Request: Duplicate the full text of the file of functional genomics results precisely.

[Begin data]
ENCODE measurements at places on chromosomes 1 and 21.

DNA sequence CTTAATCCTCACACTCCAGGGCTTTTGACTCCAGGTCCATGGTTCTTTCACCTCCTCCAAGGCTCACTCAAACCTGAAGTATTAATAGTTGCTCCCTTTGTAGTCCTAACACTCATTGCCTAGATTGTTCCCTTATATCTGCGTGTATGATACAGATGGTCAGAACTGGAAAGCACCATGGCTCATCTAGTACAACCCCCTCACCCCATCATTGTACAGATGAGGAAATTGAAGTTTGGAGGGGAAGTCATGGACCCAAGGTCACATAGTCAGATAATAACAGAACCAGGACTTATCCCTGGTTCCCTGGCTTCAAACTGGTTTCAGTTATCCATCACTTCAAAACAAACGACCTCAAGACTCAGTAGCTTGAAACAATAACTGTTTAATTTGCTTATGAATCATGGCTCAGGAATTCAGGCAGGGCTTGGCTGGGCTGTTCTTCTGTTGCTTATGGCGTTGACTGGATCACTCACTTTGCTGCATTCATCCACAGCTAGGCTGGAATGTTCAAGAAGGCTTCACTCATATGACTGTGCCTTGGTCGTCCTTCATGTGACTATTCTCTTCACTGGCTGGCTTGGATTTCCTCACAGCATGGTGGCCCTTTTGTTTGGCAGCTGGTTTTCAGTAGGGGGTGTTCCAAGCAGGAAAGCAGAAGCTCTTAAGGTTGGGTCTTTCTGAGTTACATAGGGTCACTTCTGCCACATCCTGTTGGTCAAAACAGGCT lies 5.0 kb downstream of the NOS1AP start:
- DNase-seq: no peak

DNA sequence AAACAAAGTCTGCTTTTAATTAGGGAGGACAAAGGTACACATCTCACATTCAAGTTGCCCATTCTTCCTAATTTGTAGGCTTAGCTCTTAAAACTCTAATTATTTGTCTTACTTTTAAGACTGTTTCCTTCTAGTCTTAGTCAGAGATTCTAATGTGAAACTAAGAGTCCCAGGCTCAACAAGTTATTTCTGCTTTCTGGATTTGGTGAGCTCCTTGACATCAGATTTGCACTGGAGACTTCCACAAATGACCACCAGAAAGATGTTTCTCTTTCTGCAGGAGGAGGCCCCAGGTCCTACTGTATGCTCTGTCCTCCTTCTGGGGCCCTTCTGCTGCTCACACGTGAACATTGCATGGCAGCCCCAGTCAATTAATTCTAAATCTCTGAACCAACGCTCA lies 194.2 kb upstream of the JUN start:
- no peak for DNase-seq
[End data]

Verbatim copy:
ENCODE measurements at places on chromosomes 1 and 21.

DNA sequence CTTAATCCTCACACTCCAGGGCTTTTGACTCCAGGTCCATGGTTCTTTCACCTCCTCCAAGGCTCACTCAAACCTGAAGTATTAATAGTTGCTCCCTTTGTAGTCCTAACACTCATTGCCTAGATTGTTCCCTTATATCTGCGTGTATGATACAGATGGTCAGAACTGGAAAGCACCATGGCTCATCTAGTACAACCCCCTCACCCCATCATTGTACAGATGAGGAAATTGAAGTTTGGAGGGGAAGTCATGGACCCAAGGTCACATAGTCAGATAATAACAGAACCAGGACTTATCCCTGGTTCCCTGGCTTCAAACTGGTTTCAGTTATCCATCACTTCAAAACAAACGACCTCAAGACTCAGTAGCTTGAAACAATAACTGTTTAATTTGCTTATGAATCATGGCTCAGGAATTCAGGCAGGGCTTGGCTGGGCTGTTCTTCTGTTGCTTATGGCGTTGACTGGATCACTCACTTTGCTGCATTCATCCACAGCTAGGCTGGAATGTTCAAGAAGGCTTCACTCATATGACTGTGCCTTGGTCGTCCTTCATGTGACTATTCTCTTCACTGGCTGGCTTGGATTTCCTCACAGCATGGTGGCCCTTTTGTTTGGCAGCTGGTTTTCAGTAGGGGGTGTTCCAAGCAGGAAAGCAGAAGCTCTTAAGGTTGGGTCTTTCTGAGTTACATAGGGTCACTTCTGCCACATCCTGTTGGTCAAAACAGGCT lies 5.0 kb downstream of the NOS1AP start:
- DNase-seq: no peak

DNA sequence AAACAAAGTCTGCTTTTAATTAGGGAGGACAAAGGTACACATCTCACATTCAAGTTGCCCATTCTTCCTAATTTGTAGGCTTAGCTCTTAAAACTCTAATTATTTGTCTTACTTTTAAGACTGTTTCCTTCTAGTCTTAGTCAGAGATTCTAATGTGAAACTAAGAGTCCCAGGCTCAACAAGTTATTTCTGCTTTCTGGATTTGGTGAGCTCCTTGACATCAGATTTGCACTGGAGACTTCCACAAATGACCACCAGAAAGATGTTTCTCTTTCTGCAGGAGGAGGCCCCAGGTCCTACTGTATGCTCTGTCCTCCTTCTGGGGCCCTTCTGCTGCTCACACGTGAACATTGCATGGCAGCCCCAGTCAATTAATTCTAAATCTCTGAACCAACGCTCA lies 194.2 kb upstream of the JUN start:
- no peak for DNase-seq